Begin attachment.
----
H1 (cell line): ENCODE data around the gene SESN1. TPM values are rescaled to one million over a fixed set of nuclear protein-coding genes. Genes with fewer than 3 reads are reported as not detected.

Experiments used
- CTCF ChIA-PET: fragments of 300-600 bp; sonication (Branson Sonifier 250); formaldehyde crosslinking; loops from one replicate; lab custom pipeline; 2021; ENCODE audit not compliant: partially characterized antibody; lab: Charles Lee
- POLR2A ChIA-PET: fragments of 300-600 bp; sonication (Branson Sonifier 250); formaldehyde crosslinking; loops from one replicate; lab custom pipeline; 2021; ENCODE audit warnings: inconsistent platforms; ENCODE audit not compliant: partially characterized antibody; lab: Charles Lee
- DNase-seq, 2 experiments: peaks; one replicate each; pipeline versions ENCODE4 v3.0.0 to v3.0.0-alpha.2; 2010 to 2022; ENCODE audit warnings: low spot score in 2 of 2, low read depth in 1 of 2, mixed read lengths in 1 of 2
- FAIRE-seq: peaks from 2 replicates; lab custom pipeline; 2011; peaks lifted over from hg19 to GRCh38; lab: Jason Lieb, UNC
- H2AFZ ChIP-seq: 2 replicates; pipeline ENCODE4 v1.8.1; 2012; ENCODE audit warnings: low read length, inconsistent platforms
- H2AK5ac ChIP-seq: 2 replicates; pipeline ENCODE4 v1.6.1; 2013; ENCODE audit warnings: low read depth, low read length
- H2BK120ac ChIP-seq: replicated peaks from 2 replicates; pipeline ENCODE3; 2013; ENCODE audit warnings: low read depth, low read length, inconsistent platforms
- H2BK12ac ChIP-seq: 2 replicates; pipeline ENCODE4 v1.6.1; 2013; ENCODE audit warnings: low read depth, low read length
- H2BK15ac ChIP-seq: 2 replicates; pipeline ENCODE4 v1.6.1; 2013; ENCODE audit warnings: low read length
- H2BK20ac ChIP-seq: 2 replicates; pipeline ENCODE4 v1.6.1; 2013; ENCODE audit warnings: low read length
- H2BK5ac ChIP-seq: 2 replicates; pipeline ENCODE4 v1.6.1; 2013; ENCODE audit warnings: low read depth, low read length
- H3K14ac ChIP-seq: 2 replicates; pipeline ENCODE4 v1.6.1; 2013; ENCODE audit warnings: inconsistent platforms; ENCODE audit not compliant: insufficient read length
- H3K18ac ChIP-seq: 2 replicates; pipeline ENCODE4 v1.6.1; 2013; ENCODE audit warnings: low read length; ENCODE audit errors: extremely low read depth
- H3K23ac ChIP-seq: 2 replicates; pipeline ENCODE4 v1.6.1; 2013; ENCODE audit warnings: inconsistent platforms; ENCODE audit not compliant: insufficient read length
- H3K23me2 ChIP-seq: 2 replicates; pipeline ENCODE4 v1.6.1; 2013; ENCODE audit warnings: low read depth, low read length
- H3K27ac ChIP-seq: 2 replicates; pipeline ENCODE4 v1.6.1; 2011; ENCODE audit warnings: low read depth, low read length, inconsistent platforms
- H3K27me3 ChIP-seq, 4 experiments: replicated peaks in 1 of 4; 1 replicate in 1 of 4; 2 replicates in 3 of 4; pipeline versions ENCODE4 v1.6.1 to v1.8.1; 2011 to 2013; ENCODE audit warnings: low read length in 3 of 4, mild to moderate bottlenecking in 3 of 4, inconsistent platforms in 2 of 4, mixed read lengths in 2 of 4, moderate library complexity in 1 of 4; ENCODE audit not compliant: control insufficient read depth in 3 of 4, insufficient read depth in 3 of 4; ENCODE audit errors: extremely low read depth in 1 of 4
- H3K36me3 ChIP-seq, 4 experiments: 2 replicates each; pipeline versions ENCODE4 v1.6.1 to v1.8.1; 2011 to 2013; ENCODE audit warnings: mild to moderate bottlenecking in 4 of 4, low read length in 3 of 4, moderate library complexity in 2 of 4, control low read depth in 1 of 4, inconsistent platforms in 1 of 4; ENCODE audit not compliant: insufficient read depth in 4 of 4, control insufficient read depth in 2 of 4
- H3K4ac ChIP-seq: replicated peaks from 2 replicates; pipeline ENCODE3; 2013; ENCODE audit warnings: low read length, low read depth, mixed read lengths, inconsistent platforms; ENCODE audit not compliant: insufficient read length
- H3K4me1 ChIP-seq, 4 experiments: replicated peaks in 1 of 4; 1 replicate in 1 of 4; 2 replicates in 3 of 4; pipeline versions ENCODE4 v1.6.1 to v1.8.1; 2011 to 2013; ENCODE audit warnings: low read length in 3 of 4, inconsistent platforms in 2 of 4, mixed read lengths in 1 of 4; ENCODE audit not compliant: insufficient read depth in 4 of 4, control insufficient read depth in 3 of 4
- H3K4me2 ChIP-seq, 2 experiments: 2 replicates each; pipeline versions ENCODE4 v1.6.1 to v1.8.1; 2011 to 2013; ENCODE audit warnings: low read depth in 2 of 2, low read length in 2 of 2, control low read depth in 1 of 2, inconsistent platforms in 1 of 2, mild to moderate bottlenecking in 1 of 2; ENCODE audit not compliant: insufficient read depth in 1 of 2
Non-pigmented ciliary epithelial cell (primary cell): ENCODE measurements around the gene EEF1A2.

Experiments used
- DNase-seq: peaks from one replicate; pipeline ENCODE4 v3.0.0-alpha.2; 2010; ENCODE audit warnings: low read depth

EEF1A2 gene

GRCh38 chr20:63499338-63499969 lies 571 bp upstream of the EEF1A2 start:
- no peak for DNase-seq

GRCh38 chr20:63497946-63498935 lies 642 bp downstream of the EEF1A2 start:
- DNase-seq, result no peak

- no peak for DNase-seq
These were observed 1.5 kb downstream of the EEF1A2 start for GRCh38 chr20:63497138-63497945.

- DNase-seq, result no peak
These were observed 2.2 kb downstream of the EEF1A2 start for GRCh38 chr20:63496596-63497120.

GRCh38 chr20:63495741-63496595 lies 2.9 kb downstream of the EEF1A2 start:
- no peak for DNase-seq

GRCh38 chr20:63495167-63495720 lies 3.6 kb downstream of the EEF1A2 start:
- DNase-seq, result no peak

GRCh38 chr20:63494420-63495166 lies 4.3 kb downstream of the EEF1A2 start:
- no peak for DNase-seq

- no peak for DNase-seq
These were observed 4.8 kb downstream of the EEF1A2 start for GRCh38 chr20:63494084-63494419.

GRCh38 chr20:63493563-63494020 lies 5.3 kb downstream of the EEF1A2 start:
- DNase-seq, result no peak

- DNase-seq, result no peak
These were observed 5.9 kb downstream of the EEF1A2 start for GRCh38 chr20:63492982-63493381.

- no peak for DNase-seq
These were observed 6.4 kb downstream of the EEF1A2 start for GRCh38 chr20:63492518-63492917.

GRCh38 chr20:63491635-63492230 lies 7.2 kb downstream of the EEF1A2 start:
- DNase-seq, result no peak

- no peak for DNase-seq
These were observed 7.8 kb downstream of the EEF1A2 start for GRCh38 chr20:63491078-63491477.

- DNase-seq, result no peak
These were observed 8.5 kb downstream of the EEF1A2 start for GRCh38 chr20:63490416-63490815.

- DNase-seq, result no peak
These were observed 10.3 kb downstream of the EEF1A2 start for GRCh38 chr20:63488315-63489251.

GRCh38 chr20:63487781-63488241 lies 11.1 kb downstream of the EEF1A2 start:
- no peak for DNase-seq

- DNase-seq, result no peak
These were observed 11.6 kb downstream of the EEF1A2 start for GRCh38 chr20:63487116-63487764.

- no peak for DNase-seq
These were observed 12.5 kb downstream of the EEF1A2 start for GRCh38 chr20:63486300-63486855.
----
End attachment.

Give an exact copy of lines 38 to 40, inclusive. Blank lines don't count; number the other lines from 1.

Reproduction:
GRCh38 chr20:63495167-63495720 lies 3.6 kb downstream of the EEF1A2 start:
- DNase-seq, result no peak

GRCh38 chr20:63494420-63495166 lies 4.3 kb downstream of the EEF1A2 start: